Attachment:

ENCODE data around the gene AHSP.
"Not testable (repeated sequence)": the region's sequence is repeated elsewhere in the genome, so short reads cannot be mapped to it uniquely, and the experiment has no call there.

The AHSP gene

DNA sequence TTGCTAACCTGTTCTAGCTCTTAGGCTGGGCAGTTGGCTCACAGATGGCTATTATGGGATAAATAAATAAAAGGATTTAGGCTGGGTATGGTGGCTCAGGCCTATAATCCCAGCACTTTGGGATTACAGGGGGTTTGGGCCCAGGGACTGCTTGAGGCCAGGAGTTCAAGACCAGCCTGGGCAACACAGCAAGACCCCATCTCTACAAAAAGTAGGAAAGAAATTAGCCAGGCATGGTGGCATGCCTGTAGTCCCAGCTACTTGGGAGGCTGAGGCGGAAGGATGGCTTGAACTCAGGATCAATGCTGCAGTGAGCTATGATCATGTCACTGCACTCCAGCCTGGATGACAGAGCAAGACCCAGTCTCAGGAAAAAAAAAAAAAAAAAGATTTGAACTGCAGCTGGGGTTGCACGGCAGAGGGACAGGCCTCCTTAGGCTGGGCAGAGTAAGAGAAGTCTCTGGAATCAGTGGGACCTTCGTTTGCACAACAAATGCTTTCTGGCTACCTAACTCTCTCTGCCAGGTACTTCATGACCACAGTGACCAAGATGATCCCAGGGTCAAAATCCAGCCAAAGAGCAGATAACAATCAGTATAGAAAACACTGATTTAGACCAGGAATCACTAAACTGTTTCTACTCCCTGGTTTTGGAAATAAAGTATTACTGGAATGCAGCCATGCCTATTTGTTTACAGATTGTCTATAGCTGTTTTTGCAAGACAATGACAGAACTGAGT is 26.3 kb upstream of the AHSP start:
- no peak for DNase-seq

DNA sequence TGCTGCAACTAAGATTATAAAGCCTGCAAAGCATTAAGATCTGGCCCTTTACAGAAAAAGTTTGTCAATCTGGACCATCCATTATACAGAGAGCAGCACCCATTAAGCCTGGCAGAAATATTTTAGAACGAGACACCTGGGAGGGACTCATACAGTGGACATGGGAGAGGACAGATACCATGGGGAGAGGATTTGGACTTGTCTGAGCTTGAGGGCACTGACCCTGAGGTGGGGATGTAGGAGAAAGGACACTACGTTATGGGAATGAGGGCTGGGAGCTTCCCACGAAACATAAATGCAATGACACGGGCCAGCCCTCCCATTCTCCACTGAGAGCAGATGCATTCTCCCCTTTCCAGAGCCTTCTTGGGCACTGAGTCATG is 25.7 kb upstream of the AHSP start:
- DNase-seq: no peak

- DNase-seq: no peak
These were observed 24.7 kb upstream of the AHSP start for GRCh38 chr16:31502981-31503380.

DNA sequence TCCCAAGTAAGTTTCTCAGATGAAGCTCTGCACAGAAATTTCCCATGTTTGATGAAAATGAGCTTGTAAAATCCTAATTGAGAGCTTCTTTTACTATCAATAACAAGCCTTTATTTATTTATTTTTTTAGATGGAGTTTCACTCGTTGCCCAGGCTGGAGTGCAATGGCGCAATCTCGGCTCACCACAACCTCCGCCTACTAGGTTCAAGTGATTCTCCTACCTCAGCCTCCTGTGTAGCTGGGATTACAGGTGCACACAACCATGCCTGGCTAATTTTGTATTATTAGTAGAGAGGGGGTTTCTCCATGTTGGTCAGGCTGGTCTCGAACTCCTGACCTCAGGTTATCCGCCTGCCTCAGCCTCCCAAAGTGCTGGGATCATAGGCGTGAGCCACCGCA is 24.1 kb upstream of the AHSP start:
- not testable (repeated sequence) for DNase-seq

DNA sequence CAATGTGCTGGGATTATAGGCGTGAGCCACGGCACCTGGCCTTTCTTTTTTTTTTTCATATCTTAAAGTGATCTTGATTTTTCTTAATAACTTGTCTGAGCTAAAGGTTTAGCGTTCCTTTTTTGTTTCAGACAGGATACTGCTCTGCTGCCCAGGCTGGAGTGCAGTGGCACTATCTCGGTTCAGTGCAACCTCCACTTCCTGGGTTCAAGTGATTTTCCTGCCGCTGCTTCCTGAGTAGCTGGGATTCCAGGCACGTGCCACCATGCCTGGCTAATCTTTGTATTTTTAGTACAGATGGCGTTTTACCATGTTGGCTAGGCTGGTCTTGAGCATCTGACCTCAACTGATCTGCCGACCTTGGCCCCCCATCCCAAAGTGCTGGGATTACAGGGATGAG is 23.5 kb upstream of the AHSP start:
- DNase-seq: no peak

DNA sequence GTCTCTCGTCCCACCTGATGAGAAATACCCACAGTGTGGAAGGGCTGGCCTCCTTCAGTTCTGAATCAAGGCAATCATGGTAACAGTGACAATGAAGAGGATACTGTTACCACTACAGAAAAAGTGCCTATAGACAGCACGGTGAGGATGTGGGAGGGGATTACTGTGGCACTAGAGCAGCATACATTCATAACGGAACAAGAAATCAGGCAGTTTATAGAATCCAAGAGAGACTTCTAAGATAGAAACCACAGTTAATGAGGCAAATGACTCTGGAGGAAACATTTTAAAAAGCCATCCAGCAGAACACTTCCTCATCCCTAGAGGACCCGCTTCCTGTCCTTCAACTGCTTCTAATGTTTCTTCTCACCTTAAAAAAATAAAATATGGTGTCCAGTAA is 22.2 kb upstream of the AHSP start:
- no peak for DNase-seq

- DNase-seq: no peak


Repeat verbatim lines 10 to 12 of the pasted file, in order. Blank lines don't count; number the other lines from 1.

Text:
DNA sequence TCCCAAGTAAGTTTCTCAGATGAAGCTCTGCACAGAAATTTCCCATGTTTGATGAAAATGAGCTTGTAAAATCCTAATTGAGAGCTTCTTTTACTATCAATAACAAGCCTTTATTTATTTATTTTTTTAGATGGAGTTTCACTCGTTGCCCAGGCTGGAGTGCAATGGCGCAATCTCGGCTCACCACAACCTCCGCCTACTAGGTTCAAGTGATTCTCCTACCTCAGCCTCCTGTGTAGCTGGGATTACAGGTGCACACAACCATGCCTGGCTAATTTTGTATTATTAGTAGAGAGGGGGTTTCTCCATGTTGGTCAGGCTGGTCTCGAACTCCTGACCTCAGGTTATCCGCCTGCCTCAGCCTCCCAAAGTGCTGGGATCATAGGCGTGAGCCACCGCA is 24.1 kb upstream of the AHSP start:
- not testable (repeated sequence) for DNase-seq

DNA sequence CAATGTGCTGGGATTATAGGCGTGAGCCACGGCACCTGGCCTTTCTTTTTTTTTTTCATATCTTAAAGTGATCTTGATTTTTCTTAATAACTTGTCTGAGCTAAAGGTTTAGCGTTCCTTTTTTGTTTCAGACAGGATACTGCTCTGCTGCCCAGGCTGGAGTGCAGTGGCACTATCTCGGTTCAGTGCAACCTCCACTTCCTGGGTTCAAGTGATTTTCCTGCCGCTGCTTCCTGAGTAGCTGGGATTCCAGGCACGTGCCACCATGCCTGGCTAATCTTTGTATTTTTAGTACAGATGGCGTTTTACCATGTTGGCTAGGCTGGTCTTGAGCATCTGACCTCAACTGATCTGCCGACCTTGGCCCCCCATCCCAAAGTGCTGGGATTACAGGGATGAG is 23.5 kb upstream of the AHSP start: